Old Publishing Rant That’s Still Relevant

I originally posted this on August 21 of 2008.  And given that two pieces of news came out yesterday that seem to conflict with each other, I realized the content of the rant is even truer today.  The two pieces of news?

Essentially, that means more units of a product are being produced when demand for that product seems to be in a decline.  Why?  I think this old post explains why.  Feel free to leave your comments.

To say the world of publishing is in a constant state of change is a lot like saying the sun is hot. The ever-advancing realm of technology has not only transformed the method of production and delivery of books, it has also changed the buying habits of the reading public. Because of print-on-demand and the growth of online commerce, the barriers to getting a book to market are virtually gone. Anyone with a computer can write a book, upload it to a POD provider and make it available for sale with an online retailer. Inventory is no longer necessary. The cost of publishing is frighteningly reasonable, certainly more so than it ever has been before. The publishing world is no longer for the elite. It is an industry for the everyman. In short, we are in the midst of a publishing revolution. The question begs, however, is it too late?

Trends suggest we are reading less, yet more books were published last year than ever before. In fact a greater percentage of Americans would rather write a book than read one. I doubt this phenomenon exist with any other product on the market today.

So what is our love affair with writing, and ultimately publishing? Why is there a seemingly compulsive need to be an author in America when there’s arguably a relatively small market for books? It is a desire based on a lie or at the very least a misconception. Popular culture would have you believe that an author lives a life of leisure and luxury. They attend parties and rub elbows with celebrities from every walk of life. People want to publish for the same reason they want to be on reality shows. It seems less like work and more like being the center of attention.

If you want to write to be famous, put away that story idea. There are easier ways to be famous. Becoming a doctor and separating conjoined twins in a 27 hour surgery may be easier. It is certainly less time consuming. Training everyday for the Boston Marathon may be easier than achieving fame through publishing. You’ll certainly be in better shape than 99.9% of writers. Winning the nomination for presidency from one of the major parties may be easier than becoming famous through the written word. You will at least get to do less work and attend those parties with celebrities that you wanted to attend.

Writing is hard work. Publishing is hard work. Selling books is hard work. The rewards are not usually commensurate with the amount of work you will expend. Write because you love it not because you think there is a pot of gold at the end of the publishing rainbow. If you’ve ever said, “I need to publish this book because I have to pay some bills.” Back away from the computer keyboard and start flipping through the classifieds.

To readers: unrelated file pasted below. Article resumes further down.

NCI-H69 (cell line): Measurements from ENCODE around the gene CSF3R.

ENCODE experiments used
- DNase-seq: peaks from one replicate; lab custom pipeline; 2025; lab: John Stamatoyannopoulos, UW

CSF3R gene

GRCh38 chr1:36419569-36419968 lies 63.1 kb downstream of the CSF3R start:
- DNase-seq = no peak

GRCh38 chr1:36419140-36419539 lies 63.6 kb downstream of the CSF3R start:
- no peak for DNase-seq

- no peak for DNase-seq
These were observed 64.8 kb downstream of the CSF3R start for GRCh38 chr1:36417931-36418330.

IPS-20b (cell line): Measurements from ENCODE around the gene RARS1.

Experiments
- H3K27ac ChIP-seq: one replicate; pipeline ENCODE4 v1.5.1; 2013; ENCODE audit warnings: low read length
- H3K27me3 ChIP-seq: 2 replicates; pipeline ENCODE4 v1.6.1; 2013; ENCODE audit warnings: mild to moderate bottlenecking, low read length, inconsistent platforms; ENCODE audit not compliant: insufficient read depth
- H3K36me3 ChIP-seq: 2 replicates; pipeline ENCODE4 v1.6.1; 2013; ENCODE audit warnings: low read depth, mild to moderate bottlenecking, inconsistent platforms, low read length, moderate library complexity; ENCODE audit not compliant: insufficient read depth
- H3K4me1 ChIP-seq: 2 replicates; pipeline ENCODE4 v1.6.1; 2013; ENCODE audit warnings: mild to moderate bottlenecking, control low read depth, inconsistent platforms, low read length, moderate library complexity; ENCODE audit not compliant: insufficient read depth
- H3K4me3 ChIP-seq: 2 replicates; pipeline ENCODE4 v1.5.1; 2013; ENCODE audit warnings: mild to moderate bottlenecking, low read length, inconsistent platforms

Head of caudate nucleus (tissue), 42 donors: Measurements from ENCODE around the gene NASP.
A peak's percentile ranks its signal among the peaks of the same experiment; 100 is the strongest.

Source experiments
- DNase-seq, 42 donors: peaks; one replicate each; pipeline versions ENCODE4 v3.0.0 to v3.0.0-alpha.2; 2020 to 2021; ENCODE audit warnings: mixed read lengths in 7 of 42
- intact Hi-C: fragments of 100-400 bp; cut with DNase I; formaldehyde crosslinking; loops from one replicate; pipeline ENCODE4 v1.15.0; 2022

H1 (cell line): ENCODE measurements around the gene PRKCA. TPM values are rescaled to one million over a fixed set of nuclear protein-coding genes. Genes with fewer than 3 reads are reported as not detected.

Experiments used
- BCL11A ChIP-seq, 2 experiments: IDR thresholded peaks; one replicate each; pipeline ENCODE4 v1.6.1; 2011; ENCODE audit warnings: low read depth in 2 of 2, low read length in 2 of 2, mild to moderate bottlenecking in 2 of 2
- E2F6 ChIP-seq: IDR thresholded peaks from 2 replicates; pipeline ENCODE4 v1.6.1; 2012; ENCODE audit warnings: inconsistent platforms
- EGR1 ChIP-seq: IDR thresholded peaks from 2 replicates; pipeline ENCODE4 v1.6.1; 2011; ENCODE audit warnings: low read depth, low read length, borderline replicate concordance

Publishing should come from a place of passion. If you want it to be your main source of income, then plan to do the following:

    • Practice your craft.There are enough crappy writers on the market.Don’t be one of them.
    • Hire a professional designer for the interior and cover.Don’t be all things to your book.You’re the writer.Leave the rest to more qualified artists.There are rare cases where one person can write and design the book, but chances are you’re not one of them.
    • Work with an editor you trust, and by all means don’t be your own editor.
    • Invest time and money in marketing.If you think the book can sell itself, you’re wrong.If you don’t have a lot of money, spend a lot of time marketing your book.If you don’t have a lot of time, spend a lot of money on marketing your book.If you don’t have either, don’t plan on selling a lot of books.
    • Read books.If you’re not a reader, don’t kid yourself, you’re not a writer.
    • Give it time.Don’t measure in months here.Measure in years.

      If you follow these simple rules, you can succeed in publishing even if this new publishing revolution is too late in coming. The reading public is hungry for books of high quality. Give it to them. It’s your duty as an author. You’re part of the revolution. Act like it. Write like it.

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      Competitions for Self-Published & Independently Published Books

      Here is a list of competitions for self-published and independently published books. None of them are the National Circle Book Critics Award or the Pulitzer, but if you’re an author or small publisher they are nice little marketing boosters if you win or place. Enter, win, sell books!

      IPPY Awards – Call for Entries – 2009 Independent Publisher Book Awards now open! Announcing the 13th annual Independent Publisher Book Awards, honoring the year’s best independently published titles. We’ll accept entries until March 21st, 2009 for books with 2008 copyrights or that were released in 2009.

      http://www.independentpublisher.com/ipland/IPAwards.php

      17th Annual Writer’s Digest International Self-Published Book Awards –

      ENTRY DEADLINE: May 01, 2009

      Win $3,000 in cash! Gain international exposure for your book! Catch the attention of prospective editors and publishers!

      All books published or revised and reprinted between 2004 and 2009 are eligible. ( Writer’s Digest may demand proof of eligibility of semifinalists.)

      Writer’s Digest is searching for the best self-published books of the past few years. Whether you’re a professional writer, part-time freelancer, or a self-starting student, here’s your chance to enter the only competition exclusively for self-published books!

      http://www.writersdigest.com/selfpublished

      The 2009 New York Book Festival has issued a call for entries to its annual program celebrating books that deserve greater recognition from the world’s publishing capital.